The ‘Mexican’ provides another reason why this songbird would have been very unwelcome to Donald Trump. The ‘red’ is more ambiguous. Red is the colour of Trump’s United States Republican Party. But red is also the colour of international socialism; so, an unwelcome reference to Trump’s rival Sanders.

Bernie Sanders’ Bird Shows Us How Great Our Politics Can Be. As Donald Trump gives us the bird, the Bern brings us a dove: here.

Sanders and house finch

Today, there is news of big victories of Bernie Sanders over Hillary Clinton in Democratic party caucuses in Alaska, Washington state and Hawaii.

The Huffington Post in the USA reports that in Alaska Sanders won 81,6% of the vote with victories in all counties.

In Hawaii (most votes counted, but not all yet), Sanders had 70,6% of the vote. And in Washington state 72,7%; with victories in all counties.

Baby albatross fed, video


This video, recorded in Hawaii, says about itself:

[New born albatross] Kialoa gets fed, Kauai Laysan Albatross Cam, 28 January, 2016

A clip showing the first feeding on cam, in daylight!

It takes some maneuvering, but [father] Ikaika and Kialoa eventually figure it out. The gooey substance Ikaika coughs up is dense, nutritious stomach oil that will help Kialoa grow rapidly.

Laysan albatross chick gets breakfast, video


This video from Hawaii says about itself:

Laysan Albatross Chick Gets Breakfast

1 February 2016

Honua, a two-day old chick, receives a feeding from Mom Moana. Thank you Cornell Lab of Ornithology for the Live Cam. Thank you Kauai Albatross Network for work you do for these incredible seabirds.

Baby albatross born in Hawaii


This video from Hawaii is called Kialoa first day, Laysan Albatross Cam, 28 January, 2016.

The Cornell Lab of Ornithology in the USA says about it:

Welcome, Baby Kialoa!

The first chick of the season on the Laysan Albatross Cam completed hatching on the morning of January 28. Our volunteer camera operators caught a glimpse of the downy chick under its dad, Ikaika (video above …). The female, Mokihana, is away feeding at sea, but we hope to see her return soon to take over brooding duty and meet her newly hatched chick.

The chick was named Kialoa by a Native Hawaiian scientist. Kialoa means “long, light / swift canoe,” and was named after the amazing long-distance voyaging Hawaiian canoes that so aptly mimic the long-distance foraging flights of these graceful seabirds.

Albatrosses interact with natural elements in ways we aspire to when sailing – wings as sails, body as a canoe, built-in compass, and long-distance mentality. All three chicks expected to hatch on this site will be named in honor of the Mālama Honua Worldwide Voyage.

Over the next few days, one of the parents will constantly brood the chick, keeping it warm under his or her feathers. It will be fed on dense stomach oil and partially digested food regurgitated from the parent’s belly. Keep watching the cam here to follow Kialoa’s progress!

Hawaii albatross webcams working again


This Midway Atoll video is called Dancing Laysan Albatrosses.

From the Cornell Lab of Ornithology in the USA today:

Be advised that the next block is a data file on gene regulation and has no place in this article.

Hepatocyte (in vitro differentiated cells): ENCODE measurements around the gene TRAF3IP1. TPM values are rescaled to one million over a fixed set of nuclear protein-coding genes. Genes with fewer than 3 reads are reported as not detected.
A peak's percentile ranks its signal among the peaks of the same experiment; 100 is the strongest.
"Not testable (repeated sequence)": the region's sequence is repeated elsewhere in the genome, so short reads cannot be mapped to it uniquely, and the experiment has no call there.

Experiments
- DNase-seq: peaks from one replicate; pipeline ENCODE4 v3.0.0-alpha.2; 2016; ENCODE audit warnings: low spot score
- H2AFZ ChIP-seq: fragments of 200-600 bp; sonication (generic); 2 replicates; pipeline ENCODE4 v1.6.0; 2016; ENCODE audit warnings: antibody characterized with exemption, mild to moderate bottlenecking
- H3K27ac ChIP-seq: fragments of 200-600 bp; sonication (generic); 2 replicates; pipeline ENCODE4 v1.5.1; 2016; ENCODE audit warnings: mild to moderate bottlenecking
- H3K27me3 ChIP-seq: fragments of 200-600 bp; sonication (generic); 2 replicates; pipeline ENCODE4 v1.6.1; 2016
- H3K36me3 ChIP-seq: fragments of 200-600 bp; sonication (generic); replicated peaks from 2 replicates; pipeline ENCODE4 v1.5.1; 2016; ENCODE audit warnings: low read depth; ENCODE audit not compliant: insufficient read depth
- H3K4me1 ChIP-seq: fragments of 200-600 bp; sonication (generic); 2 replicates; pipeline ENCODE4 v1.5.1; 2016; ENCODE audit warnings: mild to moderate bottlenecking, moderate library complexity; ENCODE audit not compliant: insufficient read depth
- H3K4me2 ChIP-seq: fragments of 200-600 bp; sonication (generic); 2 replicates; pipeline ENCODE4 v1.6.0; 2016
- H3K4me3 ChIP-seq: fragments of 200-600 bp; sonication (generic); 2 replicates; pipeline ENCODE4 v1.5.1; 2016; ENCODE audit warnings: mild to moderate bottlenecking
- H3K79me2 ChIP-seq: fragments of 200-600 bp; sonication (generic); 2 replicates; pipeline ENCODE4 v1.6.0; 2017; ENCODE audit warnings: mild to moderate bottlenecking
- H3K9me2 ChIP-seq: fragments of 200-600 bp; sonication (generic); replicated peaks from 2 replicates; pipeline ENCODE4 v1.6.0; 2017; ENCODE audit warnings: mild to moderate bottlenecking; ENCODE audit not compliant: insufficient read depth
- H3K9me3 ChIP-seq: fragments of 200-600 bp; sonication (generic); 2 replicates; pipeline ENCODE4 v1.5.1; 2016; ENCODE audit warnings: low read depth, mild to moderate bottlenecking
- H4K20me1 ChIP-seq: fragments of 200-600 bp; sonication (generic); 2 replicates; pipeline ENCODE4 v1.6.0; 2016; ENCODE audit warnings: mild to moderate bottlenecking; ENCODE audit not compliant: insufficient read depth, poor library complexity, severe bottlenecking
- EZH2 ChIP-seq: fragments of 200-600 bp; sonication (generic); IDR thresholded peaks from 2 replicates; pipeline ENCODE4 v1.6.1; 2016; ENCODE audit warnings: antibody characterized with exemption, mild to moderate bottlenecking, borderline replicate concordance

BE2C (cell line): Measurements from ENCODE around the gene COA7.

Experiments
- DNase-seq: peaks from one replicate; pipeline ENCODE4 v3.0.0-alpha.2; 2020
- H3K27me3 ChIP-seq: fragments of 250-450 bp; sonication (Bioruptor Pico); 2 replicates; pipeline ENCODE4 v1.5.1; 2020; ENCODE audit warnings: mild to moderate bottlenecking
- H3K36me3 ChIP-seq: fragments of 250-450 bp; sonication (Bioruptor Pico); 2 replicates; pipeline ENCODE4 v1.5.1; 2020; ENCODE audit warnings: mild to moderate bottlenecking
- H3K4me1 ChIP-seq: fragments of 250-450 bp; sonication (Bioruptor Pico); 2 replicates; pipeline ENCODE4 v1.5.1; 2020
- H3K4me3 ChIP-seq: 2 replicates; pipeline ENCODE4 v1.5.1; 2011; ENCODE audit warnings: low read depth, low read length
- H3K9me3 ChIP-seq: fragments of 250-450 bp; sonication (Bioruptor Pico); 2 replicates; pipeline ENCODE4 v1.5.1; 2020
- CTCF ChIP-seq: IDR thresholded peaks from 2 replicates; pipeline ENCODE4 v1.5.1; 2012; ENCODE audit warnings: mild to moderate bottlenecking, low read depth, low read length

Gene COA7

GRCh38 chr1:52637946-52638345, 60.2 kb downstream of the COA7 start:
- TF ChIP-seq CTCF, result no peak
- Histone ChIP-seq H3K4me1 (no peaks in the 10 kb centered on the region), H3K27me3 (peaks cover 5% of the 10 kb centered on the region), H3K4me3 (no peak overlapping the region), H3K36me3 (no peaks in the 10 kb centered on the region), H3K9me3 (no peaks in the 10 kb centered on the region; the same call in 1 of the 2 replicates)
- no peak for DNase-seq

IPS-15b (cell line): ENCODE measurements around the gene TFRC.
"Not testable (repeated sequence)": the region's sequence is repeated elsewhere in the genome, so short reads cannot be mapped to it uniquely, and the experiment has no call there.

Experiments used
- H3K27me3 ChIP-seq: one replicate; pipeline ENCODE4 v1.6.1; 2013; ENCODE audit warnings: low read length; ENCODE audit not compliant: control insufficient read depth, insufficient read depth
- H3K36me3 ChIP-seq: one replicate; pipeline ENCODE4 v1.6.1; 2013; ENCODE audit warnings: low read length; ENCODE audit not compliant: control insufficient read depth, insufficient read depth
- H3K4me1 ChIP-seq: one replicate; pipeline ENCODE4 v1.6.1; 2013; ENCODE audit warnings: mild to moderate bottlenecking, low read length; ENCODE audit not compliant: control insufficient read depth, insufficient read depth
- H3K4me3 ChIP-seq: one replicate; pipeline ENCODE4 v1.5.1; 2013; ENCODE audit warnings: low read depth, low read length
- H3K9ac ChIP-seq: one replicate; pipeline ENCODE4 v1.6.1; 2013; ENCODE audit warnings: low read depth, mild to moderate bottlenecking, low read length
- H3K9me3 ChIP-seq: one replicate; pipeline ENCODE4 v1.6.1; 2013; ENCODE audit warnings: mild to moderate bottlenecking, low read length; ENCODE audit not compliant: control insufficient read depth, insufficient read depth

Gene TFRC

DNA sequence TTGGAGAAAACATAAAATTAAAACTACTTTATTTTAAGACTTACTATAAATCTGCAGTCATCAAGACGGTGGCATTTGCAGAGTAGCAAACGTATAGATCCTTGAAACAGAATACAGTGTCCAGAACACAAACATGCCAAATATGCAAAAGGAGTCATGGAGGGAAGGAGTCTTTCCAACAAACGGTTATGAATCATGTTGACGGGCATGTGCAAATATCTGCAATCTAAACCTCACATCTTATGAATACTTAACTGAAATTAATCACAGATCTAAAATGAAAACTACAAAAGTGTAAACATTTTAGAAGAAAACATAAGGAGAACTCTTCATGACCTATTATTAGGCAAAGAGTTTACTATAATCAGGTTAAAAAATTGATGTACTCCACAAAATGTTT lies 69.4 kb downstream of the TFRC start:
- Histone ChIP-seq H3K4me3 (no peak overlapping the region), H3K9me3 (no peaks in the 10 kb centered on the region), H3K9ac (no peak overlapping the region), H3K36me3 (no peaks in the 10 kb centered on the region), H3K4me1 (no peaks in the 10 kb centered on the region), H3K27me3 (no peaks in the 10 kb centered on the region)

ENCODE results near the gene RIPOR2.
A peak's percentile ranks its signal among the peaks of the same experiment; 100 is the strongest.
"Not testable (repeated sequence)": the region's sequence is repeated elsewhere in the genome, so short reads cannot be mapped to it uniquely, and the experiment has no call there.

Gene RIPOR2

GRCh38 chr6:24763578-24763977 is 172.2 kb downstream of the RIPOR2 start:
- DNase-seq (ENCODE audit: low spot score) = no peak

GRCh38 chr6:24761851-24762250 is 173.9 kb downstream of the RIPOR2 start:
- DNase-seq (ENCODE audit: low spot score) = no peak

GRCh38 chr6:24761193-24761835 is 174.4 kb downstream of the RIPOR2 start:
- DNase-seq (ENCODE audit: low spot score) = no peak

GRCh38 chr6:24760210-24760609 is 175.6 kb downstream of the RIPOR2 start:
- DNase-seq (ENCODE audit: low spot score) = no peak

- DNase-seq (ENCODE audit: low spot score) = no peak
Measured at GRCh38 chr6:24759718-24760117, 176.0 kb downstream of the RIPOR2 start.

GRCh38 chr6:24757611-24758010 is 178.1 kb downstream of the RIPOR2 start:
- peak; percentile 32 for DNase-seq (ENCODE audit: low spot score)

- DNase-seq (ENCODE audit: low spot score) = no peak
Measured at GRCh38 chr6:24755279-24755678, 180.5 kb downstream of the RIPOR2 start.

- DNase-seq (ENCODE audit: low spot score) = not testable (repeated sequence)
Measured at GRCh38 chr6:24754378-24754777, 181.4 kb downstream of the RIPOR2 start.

Over two months ago, Laysan Albatrosses began returning from their epic ocean voyages to the green warmth of Kauai‘s north shore to breed. Mated pairs met up again after long absences, greeting each other with beautiful dances and gentle nuzzling, ready to start anew at the task of successfully raising the next generation of winged spirits. Thanks to the help of the Kauai Albatross Network and a gracious homeowner, you have a front row seat on our Albatross Cam! Watch cam.

This year’s site features four nests on camera (two fertile, two infertile), and a fifth fertile nest just out of view:

Kauai albatross nests

The parents of the central fertile nest, situated in front of the cam under the ironwood tree, are Manawanui (KP796) and unbanded Moana; the egg was laid on November 28, 2015. The parents on the upper nest to the right of Manawanui and Moana are male Mokihana (KP194) and female Ikaika (unbanded), and their egg was laid November 26. There is another fertile nest just out of sight of the camera, downslope; an egg laid on December 3 is tended by parents Ka`imi (KP093) and Lilinoe (KP688). It takes 62 days for a Laysan Albatross egg to hatch, so there’s around a week of incubation left at these nests.

There are also two infertile nests being tended by two female-female pairs: Pilialoha (K097) and Mahealani (KP672) are at the lower nest (beneath Mokihana and Ikaika); and Lawakua and Kiwahiwa are at the nest to the left of Manuwanui and Moana’s nest, near the driveway. Female-female pairs are infrequent but have been well-documented on Kauai and Oahu in the past. Cooperative breeding behavior between unrelated adults is thought to be partially a result of there being more females in the population than males, and can lead to successful breeding attempts, making it a better option than not breeding at all. Though the eggs being incubated at these particular nests are infertile, the adults will continue to care for them until it’s clear they aren’t going to hatch, likely sometime in mid-February.

Last year’s on-camera parents continue to nest at the property that formerly hosted the cam during 2014-2015. We will update about these pairs on Facebook and Twitter as we learn more about their nesting efforts from the Kauai Albatross Network.

You can check out highlights from past seasons or learn more about albatrosses in our FAQs while we await hatch at the new nests. Special thanks to all of the volunteer cam operators and “tweeters” who will be doing their best to make sure that not a moment is missed—thanks for watching!